Turning off the teleprompter
Not long ago, we were at a client’s corporate headquarters, filming a message from the CEO about the importance of safety in their manufacturing and distribution plants. We had pre-loaded his remarks into a teleprompter, and he looked to camera, delivering his speech with good cadence and tone. When he finished, we could have called cut right there, and started packing up, but that's not how we work.
Instead, I slid into a chair next to the camera, and said, "That was great! Do you mind if I just ask you a couple questions about safety? We may intercut some of your responses with what you just read." He seemed uncertain, but he nodded, "Sure...okay." To look at it from the outside, what followed may have appeared like an interview: I asked questions, the CEO gave answers, all under the bright LED lights, imposing camera, and dangling boom mic.
But what we were actually achieving in this back-and-forth was conversation. If the CEO and I are having a good conversation, then that authenticity is going to transfer to the final product of the video. That word--authenticity--has sort of become overused, but online audiences consume so much content that their authenticity antennae are highly attuned, and if they sense anything amiss, they'll click away.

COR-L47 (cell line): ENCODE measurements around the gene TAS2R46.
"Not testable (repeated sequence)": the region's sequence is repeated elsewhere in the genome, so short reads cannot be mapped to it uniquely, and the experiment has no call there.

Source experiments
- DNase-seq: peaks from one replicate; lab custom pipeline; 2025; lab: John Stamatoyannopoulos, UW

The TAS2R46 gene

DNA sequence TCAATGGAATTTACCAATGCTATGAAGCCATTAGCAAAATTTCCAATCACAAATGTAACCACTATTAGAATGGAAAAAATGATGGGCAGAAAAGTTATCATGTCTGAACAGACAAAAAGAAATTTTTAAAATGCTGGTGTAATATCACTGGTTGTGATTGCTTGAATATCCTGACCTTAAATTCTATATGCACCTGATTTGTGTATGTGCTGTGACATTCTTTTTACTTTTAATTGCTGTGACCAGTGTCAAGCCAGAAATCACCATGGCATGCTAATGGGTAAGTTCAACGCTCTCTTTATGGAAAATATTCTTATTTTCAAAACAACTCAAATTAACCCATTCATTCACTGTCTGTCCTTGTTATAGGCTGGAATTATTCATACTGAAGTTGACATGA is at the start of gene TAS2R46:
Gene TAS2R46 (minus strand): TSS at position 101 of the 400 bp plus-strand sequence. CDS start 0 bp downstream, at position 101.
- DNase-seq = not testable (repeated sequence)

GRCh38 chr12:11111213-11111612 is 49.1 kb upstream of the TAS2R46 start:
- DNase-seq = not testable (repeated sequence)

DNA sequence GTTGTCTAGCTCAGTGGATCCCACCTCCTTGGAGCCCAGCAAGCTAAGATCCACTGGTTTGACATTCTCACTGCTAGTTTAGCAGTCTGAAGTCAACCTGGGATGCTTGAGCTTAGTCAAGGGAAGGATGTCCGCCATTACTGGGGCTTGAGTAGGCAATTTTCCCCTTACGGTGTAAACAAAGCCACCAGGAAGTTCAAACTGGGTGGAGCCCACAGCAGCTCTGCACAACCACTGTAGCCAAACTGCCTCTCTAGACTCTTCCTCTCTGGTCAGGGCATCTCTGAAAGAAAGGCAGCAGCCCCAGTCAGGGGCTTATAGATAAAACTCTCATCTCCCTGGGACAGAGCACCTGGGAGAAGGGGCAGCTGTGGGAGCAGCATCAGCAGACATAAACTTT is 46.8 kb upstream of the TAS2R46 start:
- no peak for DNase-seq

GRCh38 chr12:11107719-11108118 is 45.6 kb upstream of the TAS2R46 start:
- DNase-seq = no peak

This is a skill that we've honed over twelve years of documentary storytelling, and the ultimate compliment that we receive is when a client or collaborator stands up from our talk, and says, "Wow, that was easy. I totally forgot the camera was there. I felt so comfortable." This is achieved in the same way any good conversation would be: eye contact, affirmation, listening, and acknowledging what the person is saying before moving on to the next question.
Don’t get me wrong; we film our share of projects that are outlined, scripted, and storyboarded to the nth degree, still striving for that same truthfulness. But when it comes to talking heads, we prefer to shelve the scripts, turn off the teleprompter, and just have a chat. We’re confident in our ability to probe. We know we have the editing skills to smooth out the ums, ers, and tangents. More than anything, though, we have complete faith in the people sitting opposite us, the client that, whether they know it or not, don’t need a script or prepared remarks, because they’re passionate about their work, their services, or their products.
A couple months after the shoot I mentioned above, we were back at the same HQ, and we crossed paths with the CEO. “Hey!” he said, “Saw the safety video, and our CEO staff were all talking about how you didn’t use any of our scripted remarks…and it was great! I was a little skeptical, but we couldn’t believe the stuff you got out of us, and it just felt so natural. Great work!” We shook hands, thanked him for the kind words, and said, “Well, we just love a good conversation."